Each week Skye has Math Team one day after school. I usually leave the other two at home and drive to Skye’s school to pick her up. A few weeks ago I was stuck in Portland and unable to make it in time. I called Skye and told her she could either wait for me to arrive or just walk home.
Her excitement was palpable. “Really?”, she asked. We went over a few ground rules and basic pedestrian safety. I told her she had to call me when she left and again when she arrived home. She did, and has been walking ever since. A few times I’ve biked her scooter to her so she could scoot home instead of walking. Once she met Kirsten and I at the Dyer Library and gave to us her backpack so she wouldn’t have to carry it.
The day I brought her scooter to school she insisted on riding home alone. I gave her some time to get separation and then began peddling home. I knew she was going to stop by the bookstore so when I rode by I looked for her scooter outside. It was not there. I phoned her to ask if she was already home. She wasn’t. She was in the bookstore with her scooter. She said, “Are you following me!” I said that I was just passing by and that I would see her at home. She later admitted that she was upset that I wasn’t giving her the trust and space she expected.
The arrangement has worked out marvelously. Skye is thrilled by her sense of independence and maturity. If I give her my mailbox key she can pick up my mail and if I give her money she can stop by Nonesuch Books and purchase for me the latest issue of The Economist.
The distance from her school to our house is only four-fifths of a mile. It takes her about fifteen minutes if she’s walking.
A couple weeks ago I was watching an episode of Bullshit! about Stranger Danger.
Penn and Teller introduce the audience to Lenore Skenazy and her son, Izzy. Lenore is a newspaper columnist and author of the book, “Free-Range Kids“. She gained national attention when she published an article in The New York Sun titled, “Why I Let My 9-Year-Old Ride the Subway Alone“.
I was excited to learn that I am not the only parent out there who is not paranoid by society and desperate to build a safety bubble in which to raise my children. Her website, freerangekids.wordpress.com, contains letters and articles from other Free Range Parents. Lonore asks, “Had the world really become so much more dangerous in just one generation?”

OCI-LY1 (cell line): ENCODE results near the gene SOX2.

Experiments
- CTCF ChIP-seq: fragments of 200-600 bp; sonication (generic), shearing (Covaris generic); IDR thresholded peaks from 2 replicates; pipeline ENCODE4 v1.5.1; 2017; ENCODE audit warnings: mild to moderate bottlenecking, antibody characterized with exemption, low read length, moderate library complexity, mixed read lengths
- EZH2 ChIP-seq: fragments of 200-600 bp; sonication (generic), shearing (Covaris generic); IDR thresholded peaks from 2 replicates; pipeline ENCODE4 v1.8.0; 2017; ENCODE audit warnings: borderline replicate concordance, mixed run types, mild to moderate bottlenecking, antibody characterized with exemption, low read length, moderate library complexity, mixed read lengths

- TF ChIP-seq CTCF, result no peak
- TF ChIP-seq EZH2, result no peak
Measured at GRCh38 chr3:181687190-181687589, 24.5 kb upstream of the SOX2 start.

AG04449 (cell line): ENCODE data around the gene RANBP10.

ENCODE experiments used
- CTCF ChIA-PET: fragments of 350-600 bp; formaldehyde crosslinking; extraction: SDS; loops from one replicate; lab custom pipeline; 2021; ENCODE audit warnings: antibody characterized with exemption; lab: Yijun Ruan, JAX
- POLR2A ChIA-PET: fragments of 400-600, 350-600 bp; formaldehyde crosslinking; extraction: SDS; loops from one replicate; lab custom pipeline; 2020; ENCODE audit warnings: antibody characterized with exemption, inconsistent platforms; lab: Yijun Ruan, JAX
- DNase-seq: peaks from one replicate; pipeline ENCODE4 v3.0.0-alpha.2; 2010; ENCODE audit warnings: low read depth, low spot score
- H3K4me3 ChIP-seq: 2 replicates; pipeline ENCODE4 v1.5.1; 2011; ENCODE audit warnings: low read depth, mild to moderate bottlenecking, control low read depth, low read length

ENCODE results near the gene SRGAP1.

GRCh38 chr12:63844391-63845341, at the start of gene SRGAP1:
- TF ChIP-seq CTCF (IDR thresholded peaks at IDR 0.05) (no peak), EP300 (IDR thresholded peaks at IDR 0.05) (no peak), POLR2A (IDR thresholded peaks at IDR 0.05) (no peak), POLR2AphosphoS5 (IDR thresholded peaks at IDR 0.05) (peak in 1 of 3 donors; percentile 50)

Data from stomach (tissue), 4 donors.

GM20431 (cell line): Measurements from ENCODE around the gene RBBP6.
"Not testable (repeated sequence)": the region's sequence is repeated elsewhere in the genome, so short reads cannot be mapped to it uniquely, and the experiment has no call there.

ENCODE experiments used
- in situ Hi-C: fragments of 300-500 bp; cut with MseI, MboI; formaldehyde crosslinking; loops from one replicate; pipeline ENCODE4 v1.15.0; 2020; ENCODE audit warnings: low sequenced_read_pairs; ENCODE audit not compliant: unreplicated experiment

Yes — in most people’s estimation. But no — not according to the evidence. Over at the think tank STATS.org, where they examine the way the media use statistics, researchers have found that the number of kids getting abducted by strangers actually holds very steady over the years. In 2006, that number was 115, and 40% of them were killed.
Believe me, if I lived in a city like that, I’d evacuate. But crime wise, New York City is actually on par with Provo, Utah — very safe.
Not that facts make any difference. Somehow, a whole lot of parents are just convinced that nothing outside the home is safe. At the same time, they’re also convinced that their children are helpless to fend for themselves. While most of these parents walked to school as kids, or hiked the woods — or even took public transportation — they can’t imagine their own offspring doing the same thing.
Did you walk to school as a kid or use public transportation (a school bus doesn’t count)? I did. Do you let your child(ren) walk to or from school alone? Do you leave them home alone? At what age did you start?
Obviously the maturity of the kid is an important consideration, as is the safety of your city/town/neighborhood. However, if you live in an area that isn’t safe for your children, you probably should consider moving.